I don’t want to or need to be the best, I just need to know I have done my best. If I’ve given my all and come first in a race, then I gave it my all. If I’ve not given my best and come first in a race, I’ll be thinking about why I wasn’t even faster and what I need to improve for next time to beat my score instead of celebrating the win.
Every single Psychometric that I’ve completed over the last 22 years will say ‘this personality type is prone to stress’. Is it hard-wired in me, or did I learn this? Either way, I will push, I will strive for excellence, I want perfection, my default when I’m stressed or not looking after myself or implementing my boundaries is always ‘what will people think’ (shame), and this keeps me pushing harder.
Even at my Power Up a few weeks ago, I had a number of people who didn’t show up on the day and three people message me the night before to say they couldn’t make it because of work commitments, and I spent all night thinking ‘everyone in the room will think I’ve failed’. What I needed to and did change my thinking to was the fact that everyone in the room would have the best experience ever, because the reality is, the day wasn’t about me, it was about everyone who was there.
Your top performers will keep on pushing, and if you give them a deadline to complete something in 24 hours, it will be done in 22, often at the detriment of their personal life, sleep, or wellbeing.
And the top performers will see those around them always missing deadlines, and they know that the people always missing deadlines are the ones who slow things down. So, eventually, the top performers start doing or helping the deadline missers too, and they don’t get the praise for it, because often nobody knows about it, and the deadline missers don’t give them the credit.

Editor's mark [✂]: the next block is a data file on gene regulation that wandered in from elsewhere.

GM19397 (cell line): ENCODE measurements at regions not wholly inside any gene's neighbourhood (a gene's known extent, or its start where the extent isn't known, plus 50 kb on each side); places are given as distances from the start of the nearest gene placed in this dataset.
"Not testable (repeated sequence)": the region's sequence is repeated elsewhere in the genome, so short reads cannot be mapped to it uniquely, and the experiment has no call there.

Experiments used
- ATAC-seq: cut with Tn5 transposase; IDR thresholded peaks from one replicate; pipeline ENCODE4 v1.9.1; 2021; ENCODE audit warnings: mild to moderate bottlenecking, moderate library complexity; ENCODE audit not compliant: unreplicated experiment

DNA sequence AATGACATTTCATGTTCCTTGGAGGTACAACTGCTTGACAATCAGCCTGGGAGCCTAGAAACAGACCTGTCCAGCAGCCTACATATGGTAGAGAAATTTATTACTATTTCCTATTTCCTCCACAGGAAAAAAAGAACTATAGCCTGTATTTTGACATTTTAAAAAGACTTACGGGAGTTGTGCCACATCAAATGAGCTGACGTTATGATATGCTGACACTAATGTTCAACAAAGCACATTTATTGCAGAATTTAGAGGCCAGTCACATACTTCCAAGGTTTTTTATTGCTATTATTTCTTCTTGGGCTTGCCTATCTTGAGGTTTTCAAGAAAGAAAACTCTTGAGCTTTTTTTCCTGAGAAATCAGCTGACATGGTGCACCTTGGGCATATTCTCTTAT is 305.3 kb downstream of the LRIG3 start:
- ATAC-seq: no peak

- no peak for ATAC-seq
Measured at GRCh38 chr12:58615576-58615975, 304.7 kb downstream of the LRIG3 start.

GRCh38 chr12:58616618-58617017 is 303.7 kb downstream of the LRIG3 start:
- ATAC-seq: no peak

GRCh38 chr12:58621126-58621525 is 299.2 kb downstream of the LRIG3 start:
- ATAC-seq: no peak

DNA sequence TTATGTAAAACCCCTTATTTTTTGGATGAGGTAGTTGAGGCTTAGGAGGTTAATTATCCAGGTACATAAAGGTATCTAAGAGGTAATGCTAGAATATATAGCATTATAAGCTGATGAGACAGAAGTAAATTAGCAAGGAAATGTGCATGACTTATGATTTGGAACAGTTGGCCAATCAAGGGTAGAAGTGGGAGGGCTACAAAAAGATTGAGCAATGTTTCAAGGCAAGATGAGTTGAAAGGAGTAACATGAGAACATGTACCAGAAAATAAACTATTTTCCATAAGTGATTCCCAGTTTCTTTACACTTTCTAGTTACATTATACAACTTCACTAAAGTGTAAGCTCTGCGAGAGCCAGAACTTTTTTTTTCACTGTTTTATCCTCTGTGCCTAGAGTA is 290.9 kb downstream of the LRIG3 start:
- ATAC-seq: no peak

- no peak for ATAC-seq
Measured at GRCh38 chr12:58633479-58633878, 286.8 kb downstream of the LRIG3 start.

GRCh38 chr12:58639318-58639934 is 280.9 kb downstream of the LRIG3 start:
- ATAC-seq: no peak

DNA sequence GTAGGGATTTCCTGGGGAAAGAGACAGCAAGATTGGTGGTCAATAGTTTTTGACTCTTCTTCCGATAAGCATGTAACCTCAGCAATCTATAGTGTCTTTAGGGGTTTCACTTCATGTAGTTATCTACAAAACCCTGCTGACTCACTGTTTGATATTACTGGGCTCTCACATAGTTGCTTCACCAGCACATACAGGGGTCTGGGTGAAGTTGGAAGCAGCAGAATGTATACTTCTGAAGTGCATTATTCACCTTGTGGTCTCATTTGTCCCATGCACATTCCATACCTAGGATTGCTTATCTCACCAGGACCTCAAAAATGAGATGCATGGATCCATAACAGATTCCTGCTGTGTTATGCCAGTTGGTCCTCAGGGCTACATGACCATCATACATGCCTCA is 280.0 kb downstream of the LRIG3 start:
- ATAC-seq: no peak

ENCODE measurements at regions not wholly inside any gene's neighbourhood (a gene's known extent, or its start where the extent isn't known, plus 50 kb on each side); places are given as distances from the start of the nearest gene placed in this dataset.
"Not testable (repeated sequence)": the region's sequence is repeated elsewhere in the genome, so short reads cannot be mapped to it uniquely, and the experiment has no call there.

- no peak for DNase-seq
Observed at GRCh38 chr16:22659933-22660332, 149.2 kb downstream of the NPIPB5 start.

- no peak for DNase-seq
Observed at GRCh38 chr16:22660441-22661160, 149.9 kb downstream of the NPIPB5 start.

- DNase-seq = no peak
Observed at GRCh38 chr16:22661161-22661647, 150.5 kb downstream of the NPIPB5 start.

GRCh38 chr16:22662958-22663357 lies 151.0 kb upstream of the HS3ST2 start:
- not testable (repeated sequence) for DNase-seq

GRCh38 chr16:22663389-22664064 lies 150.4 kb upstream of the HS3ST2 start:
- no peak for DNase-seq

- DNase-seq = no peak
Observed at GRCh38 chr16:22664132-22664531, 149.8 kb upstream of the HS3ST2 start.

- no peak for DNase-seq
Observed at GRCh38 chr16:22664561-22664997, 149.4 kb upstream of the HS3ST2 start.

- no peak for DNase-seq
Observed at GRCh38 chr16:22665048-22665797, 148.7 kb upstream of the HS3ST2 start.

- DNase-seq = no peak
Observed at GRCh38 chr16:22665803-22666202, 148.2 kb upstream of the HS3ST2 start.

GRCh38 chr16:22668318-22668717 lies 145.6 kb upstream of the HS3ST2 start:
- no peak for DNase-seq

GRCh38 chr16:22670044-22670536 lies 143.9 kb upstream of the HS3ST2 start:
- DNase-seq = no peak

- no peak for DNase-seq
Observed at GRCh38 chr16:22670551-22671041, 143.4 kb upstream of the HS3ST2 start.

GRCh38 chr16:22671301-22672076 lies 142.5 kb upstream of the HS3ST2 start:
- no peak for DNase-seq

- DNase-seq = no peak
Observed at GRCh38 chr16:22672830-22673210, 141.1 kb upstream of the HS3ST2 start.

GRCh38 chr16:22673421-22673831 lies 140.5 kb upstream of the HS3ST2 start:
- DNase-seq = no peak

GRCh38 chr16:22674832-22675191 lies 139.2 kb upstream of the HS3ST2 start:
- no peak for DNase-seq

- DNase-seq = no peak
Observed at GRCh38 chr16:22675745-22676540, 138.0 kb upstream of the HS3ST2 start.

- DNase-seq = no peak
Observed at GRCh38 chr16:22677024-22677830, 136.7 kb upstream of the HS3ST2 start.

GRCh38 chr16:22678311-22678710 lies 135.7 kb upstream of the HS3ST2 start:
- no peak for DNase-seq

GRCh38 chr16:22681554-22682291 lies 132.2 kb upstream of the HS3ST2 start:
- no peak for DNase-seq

But the top performers see you then starting to praise the deadline missers, because they are now doing things they’ve never done before, and you think it’s great. But the top performers, because you don’t afford them the same credit, are now feeling even more like a failure, and inside they are striving and pushing harder to be and do better. But you’ve come to expect their levels of performance, it’s just ‘who they are what they do’, and because you see how amazing they are, you start assigning them new projects, more work, more responsibility, not always with increased pay, and they push harder to keep achieving.
But, with these top performers, as their performance keeps increasing, so too does their self-doubt, fear, and shame.
Brené Brown says that ‘when perfectionism is driving, shame is always riding shotgun’, that we struggle with perfectionism being the thing that keeps us from being seen and being hurt. Striving for excellence is not the same as perfectionism. Striving is internally focused, perfectionism is ‘what will people think’. And a lot of your top performers will be worried, a lot, about what will people think.
And when they don’t feel good enough inside, and they think they are failing, most of the time it’s just their perception right? They think ‘I’m failing’, whilst a lot of people around them are thinking ‘wow, I wish I could be more like them’ but they don’t see it. And when they don’t see it, stress and anxiety rise, and burnout and illness is waiting in the wings, because there will come a time when all of the pushing and striving and working and worrying will catch up with them.